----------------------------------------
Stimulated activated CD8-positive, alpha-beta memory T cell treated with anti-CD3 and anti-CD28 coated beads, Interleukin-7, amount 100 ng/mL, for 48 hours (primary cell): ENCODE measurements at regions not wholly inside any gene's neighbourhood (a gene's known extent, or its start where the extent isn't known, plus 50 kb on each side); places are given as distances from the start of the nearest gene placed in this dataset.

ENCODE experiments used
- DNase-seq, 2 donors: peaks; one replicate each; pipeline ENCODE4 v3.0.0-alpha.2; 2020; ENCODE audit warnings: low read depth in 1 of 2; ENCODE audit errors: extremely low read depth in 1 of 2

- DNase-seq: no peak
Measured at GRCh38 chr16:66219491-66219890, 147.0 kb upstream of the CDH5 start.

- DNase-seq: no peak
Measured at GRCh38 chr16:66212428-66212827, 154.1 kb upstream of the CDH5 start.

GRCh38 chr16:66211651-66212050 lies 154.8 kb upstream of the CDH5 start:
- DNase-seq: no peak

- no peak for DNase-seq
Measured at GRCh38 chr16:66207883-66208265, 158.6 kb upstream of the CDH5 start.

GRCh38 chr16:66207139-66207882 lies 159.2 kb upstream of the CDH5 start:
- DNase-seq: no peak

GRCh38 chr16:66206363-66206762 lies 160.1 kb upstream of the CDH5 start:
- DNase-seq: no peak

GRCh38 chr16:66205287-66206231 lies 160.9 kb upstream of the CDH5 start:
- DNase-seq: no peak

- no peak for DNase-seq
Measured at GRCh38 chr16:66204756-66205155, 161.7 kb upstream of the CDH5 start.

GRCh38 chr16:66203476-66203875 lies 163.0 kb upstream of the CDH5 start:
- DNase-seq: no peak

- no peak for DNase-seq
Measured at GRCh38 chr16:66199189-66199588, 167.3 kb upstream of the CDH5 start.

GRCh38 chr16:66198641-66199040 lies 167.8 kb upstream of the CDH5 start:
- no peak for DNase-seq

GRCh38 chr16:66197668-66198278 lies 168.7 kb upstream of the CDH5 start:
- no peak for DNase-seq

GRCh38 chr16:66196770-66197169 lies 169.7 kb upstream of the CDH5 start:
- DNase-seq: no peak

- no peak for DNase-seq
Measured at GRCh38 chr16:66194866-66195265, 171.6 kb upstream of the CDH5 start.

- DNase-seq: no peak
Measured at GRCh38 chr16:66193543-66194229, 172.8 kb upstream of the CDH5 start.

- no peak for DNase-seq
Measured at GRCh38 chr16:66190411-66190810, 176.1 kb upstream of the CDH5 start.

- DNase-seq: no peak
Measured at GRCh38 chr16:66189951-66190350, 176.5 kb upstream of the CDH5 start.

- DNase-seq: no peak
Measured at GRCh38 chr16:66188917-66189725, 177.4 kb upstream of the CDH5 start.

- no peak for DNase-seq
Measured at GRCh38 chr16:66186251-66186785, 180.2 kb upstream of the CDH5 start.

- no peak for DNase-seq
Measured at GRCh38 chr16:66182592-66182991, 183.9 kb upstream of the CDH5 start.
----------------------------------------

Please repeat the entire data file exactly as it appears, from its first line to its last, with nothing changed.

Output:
Stimulated activated CD8-positive, alpha-beta memory T cell treated with anti-CD3 and anti-CD28 coated beads, Interleukin-7, amount 100 ng/mL, for 48 hours (primary cell): ENCODE measurements at regions not wholly inside any gene's neighbourhood (a gene's known extent, or its start where the extent isn't known, plus 50 kb on each side); places are given as distances from the start of the nearest gene placed in this dataset.

ENCODE experiments used
- DNase-seq, 2 donors: peaks; one replicate each; pipeline ENCODE4 v3.0.0-alpha.2; 2020; ENCODE audit warnings: low read depth in 1 of 2; ENCODE audit errors: extremely low read depth in 1 of 2

- DNase-seq: no peak
Measured at GRCh38 chr16:66219491-66219890, 147.0 kb upstream of the CDH5 start.

- DNase-seq: no peak
Measured at GRCh38 chr16:66212428-66212827, 154.1 kb upstream of the CDH5 start.

GRCh38 chr16:66211651-66212050 lies 154.8 kb upstream of the CDH5 start:
- DNase-seq: no peak

- no peak for DNase-seq
Measured at GRCh38 chr16:66207883-66208265, 158.6 kb upstream of the CDH5 start.

GRCh38 chr16:66207139-66207882 lies 159.2 kb upstream of the CDH5 start:
- DNase-seq: no peak

GRCh38 chr16:66206363-66206762 lies 160.1 kb upstream of the CDH5 start:
- DNase-seq: no peak

GRCh38 chr16:66205287-66206231 lies 160.9 kb upstream of the CDH5 start:
- DNase-seq: no peak

- no peak for DNase-seq
Measured at GRCh38 chr16:66204756-66205155, 161.7 kb upstream of the CDH5 start.

GRCh38 chr16:66203476-66203875 lies 163.0 kb upstream of the CDH5 start:
- DNase-seq: no peak

- no peak for DNase-seq
Measured at GRCh38 chr16:66199189-66199588, 167.3 kb upstream of the CDH5 start.

GRCh38 chr16:66198641-66199040 lies 167.8 kb upstream of the CDH5 start:
- no peak for DNase-seq

GRCh38 chr16:66197668-66198278 lies 168.7 kb upstream of the CDH5 start:
- no peak for DNase-seq

GRCh38 chr16:66196770-66197169 lies 169.7 kb upstream of the CDH5 start:
- DNase-seq: no peak

- no peak for DNase-seq
Measured at GRCh38 chr16:66194866-66195265, 171.6 kb upstream of the CDH5 start.

- DNase-seq: no peak
Measured at GRCh38 chr16:66193543-66194229, 172.8 kb upstream of the CDH5 start.

- no peak for DNase-seq
Measured at GRCh38 chr16:66190411-66190810, 176.1 kb upstream of the CDH5 start.

- DNase-seq: no peak
Measured at GRCh38 chr16:66189951-66190350, 176.5 kb upstream of the CDH5 start.

- DNase-seq: no peak
Measured at GRCh38 chr16:66188917-66189725, 177.4 kb upstream of the CDH5 start.

- no peak for DNase-seq
Measured at GRCh38 chr16:66186251-66186785, 180.2 kb upstream of the CDH5 start.

- no peak for DNase-seq
Measured at GRCh38 chr16:66182592-66182991, 183.9 kb upstream of the CDH5 start.